This strong correlation is due to vitamin D receptors, which regulate a number of signaling pathways involved in inflammation, tumor growth, and immune system surveillance for cancer—especially in the epithelial cells of the skin, breast, prostate, and colon (tissues that are prone to cancer development).56-58
The problem is that in cancer cells, the vitamin D receptor is dramatically decreased, leaving cells unregulated and prone to reproduce in an out-of-control fashion.57 Treating cancer cells in culture with vitamin D, however, produces a number of actions that help fight against cancer: it decreases tumor cell proliferation, quells inflammation, reduces invasiveness, and increases tumor cell death (apoptosis).57,59,60
The benefits of these actions are especially seen in cancers of the breast, prostate, and colon.
In animals with experimentally induced breast cancer, for example, these effects of vitamin D reduced the incidence, number, and size of tumors, particularly when vitamin D was combined with EPA and DHA from fish oil.59,61
In vivo studies have shown that activated vitamin D3 has some benefits specific to estrogen-dependent breast cancer. It reduces overall tumor-promoting estrogen effects by decreasing the expression of the aromatase enzyme that makes estrogen in breast tissue and by decreasing the expression of the alpha form of estrogen receptor that aggravates certain malignancies.60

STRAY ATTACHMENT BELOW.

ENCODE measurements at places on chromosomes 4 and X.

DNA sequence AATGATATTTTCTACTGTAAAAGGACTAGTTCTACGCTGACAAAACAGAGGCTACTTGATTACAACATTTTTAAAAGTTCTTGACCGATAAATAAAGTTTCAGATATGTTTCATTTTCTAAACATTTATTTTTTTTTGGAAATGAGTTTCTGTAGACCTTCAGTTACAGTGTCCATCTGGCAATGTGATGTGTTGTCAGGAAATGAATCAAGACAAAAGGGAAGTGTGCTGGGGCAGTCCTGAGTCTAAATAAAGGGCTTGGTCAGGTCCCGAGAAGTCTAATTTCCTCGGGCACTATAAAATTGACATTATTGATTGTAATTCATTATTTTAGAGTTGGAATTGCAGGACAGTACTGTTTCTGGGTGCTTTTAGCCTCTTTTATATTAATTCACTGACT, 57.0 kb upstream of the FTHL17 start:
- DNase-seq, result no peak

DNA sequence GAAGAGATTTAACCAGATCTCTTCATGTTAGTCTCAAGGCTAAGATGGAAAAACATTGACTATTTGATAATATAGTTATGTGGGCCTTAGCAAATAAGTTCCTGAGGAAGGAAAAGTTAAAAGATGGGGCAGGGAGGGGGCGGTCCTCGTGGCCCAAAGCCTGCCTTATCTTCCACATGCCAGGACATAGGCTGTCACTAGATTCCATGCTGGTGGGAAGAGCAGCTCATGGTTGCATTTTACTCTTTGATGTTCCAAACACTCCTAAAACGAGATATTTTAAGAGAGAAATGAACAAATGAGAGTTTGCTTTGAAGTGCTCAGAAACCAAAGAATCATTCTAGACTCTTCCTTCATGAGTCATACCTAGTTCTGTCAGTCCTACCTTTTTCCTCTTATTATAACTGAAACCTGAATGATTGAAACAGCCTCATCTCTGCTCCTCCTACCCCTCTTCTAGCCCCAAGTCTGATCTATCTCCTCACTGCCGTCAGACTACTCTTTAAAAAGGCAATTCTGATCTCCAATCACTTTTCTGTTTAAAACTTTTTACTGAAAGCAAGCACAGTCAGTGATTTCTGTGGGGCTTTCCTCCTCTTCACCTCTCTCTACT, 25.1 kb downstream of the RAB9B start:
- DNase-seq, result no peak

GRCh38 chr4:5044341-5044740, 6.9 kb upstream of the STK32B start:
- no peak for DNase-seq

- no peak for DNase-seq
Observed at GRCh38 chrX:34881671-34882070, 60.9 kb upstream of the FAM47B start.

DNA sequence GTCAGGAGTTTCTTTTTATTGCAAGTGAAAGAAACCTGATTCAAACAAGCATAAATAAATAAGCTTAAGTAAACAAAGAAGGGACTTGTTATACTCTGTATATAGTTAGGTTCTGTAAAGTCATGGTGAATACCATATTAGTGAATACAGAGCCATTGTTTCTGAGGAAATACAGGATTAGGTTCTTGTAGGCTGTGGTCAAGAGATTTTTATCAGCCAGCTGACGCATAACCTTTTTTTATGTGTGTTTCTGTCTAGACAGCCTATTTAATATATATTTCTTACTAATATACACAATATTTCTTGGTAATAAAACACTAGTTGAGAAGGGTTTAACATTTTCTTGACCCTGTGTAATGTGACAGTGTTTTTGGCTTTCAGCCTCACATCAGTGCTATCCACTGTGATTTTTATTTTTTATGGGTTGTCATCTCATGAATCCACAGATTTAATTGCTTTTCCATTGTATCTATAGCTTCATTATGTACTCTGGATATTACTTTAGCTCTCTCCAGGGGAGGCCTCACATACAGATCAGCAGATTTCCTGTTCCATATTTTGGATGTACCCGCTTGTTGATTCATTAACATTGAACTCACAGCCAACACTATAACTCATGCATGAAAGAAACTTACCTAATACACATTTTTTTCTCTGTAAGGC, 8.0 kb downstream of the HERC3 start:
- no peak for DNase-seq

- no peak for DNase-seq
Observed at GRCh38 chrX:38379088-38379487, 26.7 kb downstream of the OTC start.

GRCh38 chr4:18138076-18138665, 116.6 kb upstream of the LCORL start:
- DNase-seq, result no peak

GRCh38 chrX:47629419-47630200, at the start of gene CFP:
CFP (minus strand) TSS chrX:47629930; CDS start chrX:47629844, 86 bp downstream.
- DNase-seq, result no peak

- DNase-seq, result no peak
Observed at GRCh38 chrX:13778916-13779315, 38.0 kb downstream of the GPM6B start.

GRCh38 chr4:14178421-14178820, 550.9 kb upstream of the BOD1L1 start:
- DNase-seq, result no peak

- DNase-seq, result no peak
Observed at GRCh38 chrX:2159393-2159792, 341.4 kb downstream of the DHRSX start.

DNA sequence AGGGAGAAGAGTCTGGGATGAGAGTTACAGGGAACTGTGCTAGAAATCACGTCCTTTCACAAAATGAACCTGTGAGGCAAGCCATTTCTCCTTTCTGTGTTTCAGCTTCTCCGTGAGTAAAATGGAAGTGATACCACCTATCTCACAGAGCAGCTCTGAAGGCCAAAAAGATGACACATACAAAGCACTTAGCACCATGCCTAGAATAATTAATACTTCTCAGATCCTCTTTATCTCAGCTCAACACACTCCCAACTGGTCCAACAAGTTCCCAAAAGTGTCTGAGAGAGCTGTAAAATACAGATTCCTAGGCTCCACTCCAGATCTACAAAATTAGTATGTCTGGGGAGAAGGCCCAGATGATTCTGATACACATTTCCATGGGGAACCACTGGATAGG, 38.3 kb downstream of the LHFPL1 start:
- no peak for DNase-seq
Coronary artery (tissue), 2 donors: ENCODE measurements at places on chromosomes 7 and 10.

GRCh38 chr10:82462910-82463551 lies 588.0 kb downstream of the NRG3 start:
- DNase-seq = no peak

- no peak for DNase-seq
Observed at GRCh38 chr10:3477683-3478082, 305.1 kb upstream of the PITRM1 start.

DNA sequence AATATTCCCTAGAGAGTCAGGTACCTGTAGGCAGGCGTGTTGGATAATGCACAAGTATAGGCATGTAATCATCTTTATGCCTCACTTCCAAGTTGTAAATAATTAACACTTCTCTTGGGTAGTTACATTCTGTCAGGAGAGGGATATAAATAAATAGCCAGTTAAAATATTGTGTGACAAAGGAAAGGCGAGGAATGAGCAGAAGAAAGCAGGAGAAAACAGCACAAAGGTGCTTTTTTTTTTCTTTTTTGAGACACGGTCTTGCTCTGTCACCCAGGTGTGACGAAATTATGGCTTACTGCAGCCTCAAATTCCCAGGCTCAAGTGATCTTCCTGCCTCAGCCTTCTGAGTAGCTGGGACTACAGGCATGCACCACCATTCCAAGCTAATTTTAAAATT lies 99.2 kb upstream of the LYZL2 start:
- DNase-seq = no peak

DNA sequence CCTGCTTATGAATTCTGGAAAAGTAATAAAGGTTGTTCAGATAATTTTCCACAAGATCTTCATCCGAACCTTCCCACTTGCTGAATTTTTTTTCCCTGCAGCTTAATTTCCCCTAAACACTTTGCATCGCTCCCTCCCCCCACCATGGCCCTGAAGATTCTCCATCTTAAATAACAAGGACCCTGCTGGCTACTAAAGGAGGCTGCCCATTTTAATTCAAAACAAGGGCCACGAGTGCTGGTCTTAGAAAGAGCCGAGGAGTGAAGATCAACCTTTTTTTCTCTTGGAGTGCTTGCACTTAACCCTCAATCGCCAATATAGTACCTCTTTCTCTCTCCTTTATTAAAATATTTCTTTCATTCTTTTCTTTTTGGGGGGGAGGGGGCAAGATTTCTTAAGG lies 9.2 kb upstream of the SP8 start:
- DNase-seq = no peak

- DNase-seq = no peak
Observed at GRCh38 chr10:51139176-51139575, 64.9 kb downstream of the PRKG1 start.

Human studies are now pointing in a similar direction. In the large Women’s Health Initiative study, even a low dose of 400 IU/day of vitamin D combined with calcium was associated with an up to 20% decrease in breast cancer in women who had not taken supplements previously.62,63
Cancers of the prostate also respond to vitamin D supplementation, as shown by a study in which men with early prostate cancer received4,000 IU/day for a year.64 Fifty-five percent of supplemented subjects showed a decrease in tumor-positive biopsies or a decrease in the Gleason tumor score, while an additional 11% showed no change (meaning the cancer had not progressed). Since prostate cancer is often such a slow-growing malignancy, it is ideal for prevention with vitamin D.65
Cancers of the colon and rectum usually start as benign polyps (or adenomas), which progress to malignancy as a result of chronic inflammation. Colorectal adenoma patients who took 800 IU/day of vitamin D3 experienced a significant 77% decrease in inflammatory markers that can promote cancer development.56 In a similar group of patients, 800 IU/day of vitamin D3 produced marked decreases in levels of the tumor promoter beta-catenin, with an increase in the tumor suppressor known as APC.66
Vitamin D and Autoimmune Disease
Vitamin D is essential for maintaining a balanced immune system. Immune system cells are well-supplied with vitamin D receptors, which along with vitamin D itself, help the system modulate its response: from “attack mode” in the face of pressing threats to “cleanup and wind-down” mode once the threat is past and tissue damage becomes a concern.67-69
Vitamin D plays a role in the onset and progression of autoimmune diseases, including type I diabetes, lupus, rheumatoid arthritis, psoriasis, and multiple sclerosis.68,70-72